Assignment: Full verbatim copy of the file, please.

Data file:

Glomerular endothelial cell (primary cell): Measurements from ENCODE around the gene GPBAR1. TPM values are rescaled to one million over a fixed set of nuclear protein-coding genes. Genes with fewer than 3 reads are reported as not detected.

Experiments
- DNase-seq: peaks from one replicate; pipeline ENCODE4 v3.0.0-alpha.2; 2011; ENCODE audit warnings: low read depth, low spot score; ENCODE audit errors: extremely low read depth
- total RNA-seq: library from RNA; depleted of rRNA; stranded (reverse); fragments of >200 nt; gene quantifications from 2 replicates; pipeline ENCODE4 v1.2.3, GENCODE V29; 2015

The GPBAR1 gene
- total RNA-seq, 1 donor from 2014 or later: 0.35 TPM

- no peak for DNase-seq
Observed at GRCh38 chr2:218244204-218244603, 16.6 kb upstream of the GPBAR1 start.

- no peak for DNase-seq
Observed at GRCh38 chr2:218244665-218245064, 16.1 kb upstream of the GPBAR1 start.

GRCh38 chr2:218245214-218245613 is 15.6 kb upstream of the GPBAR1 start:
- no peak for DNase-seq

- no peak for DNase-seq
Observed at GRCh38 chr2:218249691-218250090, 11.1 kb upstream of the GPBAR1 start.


Glomerular endothelial cell (primary cell): Measurements from ENCODE around the gene GPBAR1. TPM values are rescaled to one million over a fixed set of nuclear protein-coding genes. Genes with fewer than 3 reads are reported as not detected.

Experiments
- DNase-seq: peaks from one replicate; pipeline ENCODE4 v3.0.0-alpha.2; 2011; ENCODE audit warnings: low read depth, low spot score; ENCODE audit errors: extremely low read depth
- total RNA-seq: library from RNA; depleted of rRNA; stranded (reverse); fragments of >200 nt; gene quantifications from 2 replicates; pipeline ENCODE4 v1.2.3, GENCODE V29; 2015

The GPBAR1 gene
- total RNA-seq, 1 donor from 2014 or later: 0.35 TPM

- no peak for DNase-seq
Observed at GRCh38 chr2:218244204-218244603, 16.6 kb upstream of the GPBAR1 start.

- no peak for DNase-seq
Observed at GRCh38 chr2:218244665-218245064, 16.1 kb upstream of the GPBAR1 start.

GRCh38 chr2:218245214-218245613 is 15.6 kb upstream of the GPBAR1 start:
- no peak for DNase-seq

- no peak for DNase-seq
Observed at GRCh38 chr2:218249691-218250090, 11.1 kb upstream of the GPBAR1 start.